Direct thrombin inhibitors[edit]

Another type of anticoagulant is the direct thrombin inhibitor.[9] Current members of this class include the bivalent drugs hirudin, lepirudin, and bivalirudin; and the monovalent drugs argatroban and dabigatran. An oral direct thrombin inhibitor, ximelagatran (Exanta) was denied approval by the Food and Drug Administration (FDA) in September 2004 [1] and was pulled from the market entirely in February 2006 after reports of severe liver damage and heart attacks. [2] In November 2010, dabigatran was approved by the FDA to treat atrial fibrillation.

Antithrombin protein therapeutics[edit]

The antithrombin protein itself is used as a protein therapeutic that can be purified from human plasma[10] or produced recombinantly (for example, Atryn, which is produced in the milk of genetically modified goats.[11][12])

Antithrombin is approved by the FDA as an anticoagulant for the prevention of clots before, during, or after surgery or birthing in patients with hereditary antithrombin deficiency.[10][12]

Other types of anticoagulants[edit]

Many other anticoagulants exist, for use in research and development, diagnostics, or as drug candidates.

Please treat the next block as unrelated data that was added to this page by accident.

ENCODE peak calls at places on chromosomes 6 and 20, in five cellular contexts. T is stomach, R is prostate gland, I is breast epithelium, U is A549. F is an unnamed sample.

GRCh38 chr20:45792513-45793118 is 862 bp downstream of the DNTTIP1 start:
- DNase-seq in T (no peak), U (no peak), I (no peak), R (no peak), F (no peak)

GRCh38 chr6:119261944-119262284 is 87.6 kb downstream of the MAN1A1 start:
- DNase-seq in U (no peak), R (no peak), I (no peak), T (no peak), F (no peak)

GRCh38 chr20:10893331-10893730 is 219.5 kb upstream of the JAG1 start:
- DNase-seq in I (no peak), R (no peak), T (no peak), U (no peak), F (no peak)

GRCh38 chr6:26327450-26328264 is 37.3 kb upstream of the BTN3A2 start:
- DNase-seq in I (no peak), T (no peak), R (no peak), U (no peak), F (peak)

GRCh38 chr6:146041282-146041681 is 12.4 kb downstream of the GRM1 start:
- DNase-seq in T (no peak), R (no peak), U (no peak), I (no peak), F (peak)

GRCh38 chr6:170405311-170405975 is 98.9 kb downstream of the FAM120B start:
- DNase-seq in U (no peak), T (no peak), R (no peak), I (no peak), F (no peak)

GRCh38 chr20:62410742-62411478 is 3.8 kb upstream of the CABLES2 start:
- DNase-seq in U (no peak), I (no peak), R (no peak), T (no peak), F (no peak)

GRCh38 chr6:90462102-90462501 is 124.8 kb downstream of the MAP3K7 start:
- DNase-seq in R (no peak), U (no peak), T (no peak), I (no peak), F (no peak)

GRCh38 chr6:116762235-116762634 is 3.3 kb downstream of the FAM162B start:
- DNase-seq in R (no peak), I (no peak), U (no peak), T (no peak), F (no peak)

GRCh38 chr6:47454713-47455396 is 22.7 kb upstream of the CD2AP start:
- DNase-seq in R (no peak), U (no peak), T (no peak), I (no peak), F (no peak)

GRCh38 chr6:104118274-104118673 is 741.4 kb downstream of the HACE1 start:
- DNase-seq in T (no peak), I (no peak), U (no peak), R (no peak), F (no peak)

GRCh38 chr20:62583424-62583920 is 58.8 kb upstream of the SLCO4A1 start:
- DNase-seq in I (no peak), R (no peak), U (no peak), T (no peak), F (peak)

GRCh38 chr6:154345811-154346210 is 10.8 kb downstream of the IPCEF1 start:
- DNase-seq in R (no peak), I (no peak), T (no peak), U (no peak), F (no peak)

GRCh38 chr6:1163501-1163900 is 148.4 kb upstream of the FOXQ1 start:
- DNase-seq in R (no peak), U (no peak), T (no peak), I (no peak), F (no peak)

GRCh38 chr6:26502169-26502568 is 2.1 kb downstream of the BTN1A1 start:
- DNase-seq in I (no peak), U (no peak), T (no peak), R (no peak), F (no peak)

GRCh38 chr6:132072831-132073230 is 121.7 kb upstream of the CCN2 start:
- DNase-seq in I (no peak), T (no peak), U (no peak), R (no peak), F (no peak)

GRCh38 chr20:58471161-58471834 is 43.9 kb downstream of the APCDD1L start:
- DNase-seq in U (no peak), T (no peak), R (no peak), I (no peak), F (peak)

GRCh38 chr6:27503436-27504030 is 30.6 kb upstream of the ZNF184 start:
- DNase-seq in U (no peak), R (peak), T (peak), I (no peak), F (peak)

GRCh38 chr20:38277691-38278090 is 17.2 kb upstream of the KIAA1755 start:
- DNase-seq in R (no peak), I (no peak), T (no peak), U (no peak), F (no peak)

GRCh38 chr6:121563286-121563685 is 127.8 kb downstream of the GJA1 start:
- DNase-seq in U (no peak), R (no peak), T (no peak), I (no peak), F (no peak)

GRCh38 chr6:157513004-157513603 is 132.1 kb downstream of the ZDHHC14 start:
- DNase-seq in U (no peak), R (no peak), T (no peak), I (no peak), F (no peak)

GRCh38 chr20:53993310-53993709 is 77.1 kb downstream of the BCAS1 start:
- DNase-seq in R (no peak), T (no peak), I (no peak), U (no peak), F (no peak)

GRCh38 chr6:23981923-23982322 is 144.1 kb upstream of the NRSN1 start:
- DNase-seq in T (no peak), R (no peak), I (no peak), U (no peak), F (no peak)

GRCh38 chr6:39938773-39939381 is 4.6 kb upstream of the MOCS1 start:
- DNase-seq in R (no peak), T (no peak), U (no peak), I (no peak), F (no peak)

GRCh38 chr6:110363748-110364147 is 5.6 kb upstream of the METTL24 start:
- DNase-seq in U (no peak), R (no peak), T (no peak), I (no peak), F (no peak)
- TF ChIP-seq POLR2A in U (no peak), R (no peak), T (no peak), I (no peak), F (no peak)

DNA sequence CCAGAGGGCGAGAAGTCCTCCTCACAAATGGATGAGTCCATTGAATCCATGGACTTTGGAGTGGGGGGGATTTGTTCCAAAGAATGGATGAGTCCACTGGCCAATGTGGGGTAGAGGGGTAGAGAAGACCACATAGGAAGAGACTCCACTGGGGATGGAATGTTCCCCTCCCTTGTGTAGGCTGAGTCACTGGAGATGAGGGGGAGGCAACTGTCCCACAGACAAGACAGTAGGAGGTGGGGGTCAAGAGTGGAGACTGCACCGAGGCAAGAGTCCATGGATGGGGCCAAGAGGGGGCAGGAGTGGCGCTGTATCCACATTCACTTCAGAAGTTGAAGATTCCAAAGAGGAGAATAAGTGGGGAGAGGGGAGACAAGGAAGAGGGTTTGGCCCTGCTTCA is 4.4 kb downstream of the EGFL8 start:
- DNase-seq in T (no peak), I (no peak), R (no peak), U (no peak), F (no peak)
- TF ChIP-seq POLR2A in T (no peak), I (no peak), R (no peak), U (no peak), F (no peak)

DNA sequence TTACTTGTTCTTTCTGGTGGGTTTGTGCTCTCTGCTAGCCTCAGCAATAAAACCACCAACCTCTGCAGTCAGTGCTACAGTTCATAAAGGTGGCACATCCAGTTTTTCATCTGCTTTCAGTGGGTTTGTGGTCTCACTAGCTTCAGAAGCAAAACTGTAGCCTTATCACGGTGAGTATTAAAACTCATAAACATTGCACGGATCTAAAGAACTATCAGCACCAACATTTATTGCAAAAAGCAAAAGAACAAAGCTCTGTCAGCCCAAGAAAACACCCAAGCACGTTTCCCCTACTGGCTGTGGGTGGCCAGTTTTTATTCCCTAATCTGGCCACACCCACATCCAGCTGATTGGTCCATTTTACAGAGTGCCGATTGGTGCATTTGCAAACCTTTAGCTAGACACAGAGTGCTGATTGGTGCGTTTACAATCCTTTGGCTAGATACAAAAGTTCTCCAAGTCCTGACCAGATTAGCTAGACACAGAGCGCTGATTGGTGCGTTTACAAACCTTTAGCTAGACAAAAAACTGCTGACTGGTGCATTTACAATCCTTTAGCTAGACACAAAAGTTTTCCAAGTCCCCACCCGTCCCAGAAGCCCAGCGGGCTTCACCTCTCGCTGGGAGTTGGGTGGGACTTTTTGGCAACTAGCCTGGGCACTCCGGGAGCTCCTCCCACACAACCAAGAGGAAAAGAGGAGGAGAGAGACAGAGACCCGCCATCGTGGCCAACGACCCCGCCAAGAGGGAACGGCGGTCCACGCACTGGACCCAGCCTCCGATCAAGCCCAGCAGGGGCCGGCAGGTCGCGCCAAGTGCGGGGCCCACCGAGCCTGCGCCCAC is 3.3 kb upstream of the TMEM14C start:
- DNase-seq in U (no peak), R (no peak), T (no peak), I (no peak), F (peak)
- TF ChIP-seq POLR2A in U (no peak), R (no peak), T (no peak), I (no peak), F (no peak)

Food and herbal supplements[edit]

Foods and food supplements with blood-thinning effects include nattokinase, lumbrokinase, beer, bilberry, celery, cranberries, fish oil, garlic, ginger, ginkgo, ginseng, green tea, horse chestnut, licorice, niacin, onion, papaya, pomegranate, red clover, soybean, St. John’s wort, turmeric, wheatgrass, and willow bark.[13] Many herbal supplements have blood-thinning properties, such as danshen and feverfew. Multivitamins that do not interact with clotting are available for patients on anticoagulants.

However, some foods and supplements encourage clotting. These include alfalfa, avocado, cat's claw, coenzyme Q10, and dark leafy greens such as spinach. Their intake should be avoided whilst taking anticoagulants or, if coagulability is being monitored, their intake should be kept approximately constant so that anticoagulant dosage can be maintained at a level high enough to counteract this effect without fluctuations in coagulability.